Common Saints / Starchild

Common Saints` debut E.P. – Idol Eyes – was flawless, and the follow-up sure doesn’t disappoint. It`s a rock record really, but its quest for answers to eternal cosmic questions* aligns it pretty tightly to the spacier end of `70s jazz / fusion. Harbouring heavenly harmonies – falsetto testifying – and smart syncopation. Wearing its “hippie” ideals of love and unity on its sleeve. It`s like Steve Miller jamming with Brian Auger. Happiness, and Wild Mountain Honey, Just Around The Bend. 

The title track, Starchild, is a sublime shot of slow, head-nodding, genuinely caring & sharing, psychedelia – a serenade in support for those caught in the eye of the storm. In contrast, tempo-wise, Fast Lane, appropriately shifts at a considerable clip. Drums and keys creating a whirling world of wonder. Its speedy trajectory suddenly switching to a calming cruise, as if clearing the Earth’s atmosphere and floating free of gravity. It actually put me in mind of Joe Armon-Jones` recent self-released spiritual singles. Mystic is David Crosby`s If I Could Only Remember My Name, taken disco-dancing, by concerned and worried friends. Drowning its sorrows in the boogie, before firing off an incendiary freak-out solo. Soaring and shredding through scales, taking the tune close to heavy metal terrain. Dreams is a paean of positivity, rapt / wrapped in reassuring, warm, bass vibrations, where I can hear similarities with Lewis Taylor`s seared psyche-soul, and Eddie Chacon`s strung-out stretching for redemption. The closing The Mystery erupts from a Beach Boys-esque acapella / prayer, and gently rippling piano, into an epic one-man big band blast, that hits like a full philharmonic orchestral punch. This time courting comparison with the transcendental Americana of Jonathan Wilson, classic cuts such as Desert Raven, before getting operatic with a fine Eddie Valen-esque finale.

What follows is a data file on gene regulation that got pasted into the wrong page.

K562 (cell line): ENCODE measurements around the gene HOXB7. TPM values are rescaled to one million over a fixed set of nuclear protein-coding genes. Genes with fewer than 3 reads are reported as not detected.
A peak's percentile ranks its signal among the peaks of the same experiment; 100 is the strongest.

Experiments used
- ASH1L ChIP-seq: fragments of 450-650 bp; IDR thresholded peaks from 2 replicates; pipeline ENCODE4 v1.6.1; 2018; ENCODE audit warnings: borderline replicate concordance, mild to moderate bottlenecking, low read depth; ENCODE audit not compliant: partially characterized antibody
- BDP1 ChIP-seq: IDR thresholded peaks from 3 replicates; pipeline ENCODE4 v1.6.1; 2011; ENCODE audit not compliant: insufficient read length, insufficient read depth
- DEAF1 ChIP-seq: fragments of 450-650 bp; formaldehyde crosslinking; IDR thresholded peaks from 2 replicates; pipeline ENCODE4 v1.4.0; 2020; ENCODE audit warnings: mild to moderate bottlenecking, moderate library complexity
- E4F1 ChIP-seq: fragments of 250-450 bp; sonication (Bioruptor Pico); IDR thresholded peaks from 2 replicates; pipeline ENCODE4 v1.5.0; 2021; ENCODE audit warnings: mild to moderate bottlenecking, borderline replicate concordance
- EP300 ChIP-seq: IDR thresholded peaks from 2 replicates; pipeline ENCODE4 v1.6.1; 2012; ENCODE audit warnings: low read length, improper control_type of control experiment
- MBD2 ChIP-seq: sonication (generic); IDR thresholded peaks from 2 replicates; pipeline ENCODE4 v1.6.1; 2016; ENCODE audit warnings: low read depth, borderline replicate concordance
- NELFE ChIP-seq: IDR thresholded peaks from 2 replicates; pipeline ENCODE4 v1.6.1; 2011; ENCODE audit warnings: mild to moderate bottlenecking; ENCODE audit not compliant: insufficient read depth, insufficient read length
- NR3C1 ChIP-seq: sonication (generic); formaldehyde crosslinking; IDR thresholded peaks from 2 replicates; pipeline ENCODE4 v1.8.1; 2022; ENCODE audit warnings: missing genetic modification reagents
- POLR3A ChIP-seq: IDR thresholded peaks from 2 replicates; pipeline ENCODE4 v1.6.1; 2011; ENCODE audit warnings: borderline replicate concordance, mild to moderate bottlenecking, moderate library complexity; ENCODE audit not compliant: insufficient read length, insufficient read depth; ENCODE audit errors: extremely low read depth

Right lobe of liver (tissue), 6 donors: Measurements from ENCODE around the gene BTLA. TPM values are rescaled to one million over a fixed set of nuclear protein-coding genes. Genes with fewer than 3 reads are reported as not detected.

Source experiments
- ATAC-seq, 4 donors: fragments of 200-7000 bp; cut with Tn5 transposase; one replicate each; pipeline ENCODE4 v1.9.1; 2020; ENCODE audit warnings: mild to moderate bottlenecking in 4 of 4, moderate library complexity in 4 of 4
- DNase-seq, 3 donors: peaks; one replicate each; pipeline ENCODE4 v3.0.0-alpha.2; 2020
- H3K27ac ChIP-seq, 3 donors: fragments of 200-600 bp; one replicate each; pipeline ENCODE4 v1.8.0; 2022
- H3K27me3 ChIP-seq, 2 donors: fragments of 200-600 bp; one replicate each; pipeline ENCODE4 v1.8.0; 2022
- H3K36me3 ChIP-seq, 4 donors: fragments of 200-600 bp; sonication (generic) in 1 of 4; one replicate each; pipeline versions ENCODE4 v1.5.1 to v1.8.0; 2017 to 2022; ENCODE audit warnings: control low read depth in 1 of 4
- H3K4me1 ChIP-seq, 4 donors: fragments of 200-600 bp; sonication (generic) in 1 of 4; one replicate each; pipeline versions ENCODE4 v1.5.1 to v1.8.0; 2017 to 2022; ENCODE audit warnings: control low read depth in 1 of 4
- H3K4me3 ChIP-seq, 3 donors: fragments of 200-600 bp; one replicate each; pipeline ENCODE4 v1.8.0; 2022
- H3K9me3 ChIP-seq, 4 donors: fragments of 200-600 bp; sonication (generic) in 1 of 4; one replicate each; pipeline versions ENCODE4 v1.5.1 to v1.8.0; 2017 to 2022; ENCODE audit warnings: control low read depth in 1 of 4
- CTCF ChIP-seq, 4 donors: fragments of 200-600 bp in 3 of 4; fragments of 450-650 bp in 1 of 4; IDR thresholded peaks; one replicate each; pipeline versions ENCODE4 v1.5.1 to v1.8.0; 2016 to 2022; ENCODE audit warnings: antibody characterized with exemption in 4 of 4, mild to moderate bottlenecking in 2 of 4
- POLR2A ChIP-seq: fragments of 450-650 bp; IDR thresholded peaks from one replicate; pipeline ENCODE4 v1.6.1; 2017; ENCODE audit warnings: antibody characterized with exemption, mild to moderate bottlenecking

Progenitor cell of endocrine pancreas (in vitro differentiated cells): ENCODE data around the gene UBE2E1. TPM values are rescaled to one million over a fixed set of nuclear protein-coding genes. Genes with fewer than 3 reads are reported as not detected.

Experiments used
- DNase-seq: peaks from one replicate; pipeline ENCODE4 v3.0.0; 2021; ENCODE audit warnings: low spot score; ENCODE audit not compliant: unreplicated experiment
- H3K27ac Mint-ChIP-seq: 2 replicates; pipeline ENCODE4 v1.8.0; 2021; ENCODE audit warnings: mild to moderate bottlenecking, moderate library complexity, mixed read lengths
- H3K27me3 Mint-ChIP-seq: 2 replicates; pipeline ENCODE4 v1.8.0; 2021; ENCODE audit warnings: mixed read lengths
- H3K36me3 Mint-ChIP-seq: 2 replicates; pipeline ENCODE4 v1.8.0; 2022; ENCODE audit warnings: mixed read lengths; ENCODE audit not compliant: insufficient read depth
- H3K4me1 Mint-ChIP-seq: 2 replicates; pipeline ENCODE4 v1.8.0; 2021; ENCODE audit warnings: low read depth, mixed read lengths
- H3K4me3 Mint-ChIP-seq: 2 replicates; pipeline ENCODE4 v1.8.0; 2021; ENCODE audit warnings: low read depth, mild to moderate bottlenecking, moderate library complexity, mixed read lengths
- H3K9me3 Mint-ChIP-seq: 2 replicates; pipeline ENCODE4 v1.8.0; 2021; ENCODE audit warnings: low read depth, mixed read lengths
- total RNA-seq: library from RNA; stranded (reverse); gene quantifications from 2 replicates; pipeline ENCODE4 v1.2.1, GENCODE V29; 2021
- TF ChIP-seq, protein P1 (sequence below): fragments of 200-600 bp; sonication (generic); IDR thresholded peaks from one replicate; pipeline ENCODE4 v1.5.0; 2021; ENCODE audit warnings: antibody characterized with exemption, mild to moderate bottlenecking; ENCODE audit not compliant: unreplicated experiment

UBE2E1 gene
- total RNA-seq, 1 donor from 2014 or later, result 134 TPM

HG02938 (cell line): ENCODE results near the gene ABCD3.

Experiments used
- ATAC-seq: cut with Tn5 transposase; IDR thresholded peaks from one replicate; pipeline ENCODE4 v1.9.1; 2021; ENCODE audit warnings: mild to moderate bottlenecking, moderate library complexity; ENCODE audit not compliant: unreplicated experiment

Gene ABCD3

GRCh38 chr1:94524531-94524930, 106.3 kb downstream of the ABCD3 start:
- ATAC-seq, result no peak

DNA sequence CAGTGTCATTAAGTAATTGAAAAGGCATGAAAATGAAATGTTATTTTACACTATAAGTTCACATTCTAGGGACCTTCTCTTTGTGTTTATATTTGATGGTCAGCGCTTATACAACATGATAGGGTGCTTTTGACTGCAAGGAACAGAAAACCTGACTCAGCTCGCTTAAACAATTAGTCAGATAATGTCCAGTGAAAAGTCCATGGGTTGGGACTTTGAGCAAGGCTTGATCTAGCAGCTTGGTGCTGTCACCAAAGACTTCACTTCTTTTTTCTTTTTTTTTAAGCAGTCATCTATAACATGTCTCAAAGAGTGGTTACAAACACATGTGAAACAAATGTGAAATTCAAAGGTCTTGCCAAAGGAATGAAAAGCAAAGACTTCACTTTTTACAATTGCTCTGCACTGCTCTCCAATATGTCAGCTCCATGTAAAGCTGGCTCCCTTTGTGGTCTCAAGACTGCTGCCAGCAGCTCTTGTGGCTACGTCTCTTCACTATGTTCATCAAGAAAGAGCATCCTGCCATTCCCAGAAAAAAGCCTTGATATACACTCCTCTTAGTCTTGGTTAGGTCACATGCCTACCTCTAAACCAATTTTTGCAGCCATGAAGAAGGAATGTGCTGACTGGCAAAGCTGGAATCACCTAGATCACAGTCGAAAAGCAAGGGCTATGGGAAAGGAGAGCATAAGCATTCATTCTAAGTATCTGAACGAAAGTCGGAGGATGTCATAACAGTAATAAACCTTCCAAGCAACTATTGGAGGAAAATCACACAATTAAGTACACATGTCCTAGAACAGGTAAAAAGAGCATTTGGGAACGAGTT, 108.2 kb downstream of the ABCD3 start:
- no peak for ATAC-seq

Common Saints` Starchild will be released on October 29th. You can preorder a copy here. 

Notes
*Such as why can’t we just fucking live together? Why do we constantly look for, and create, division? 

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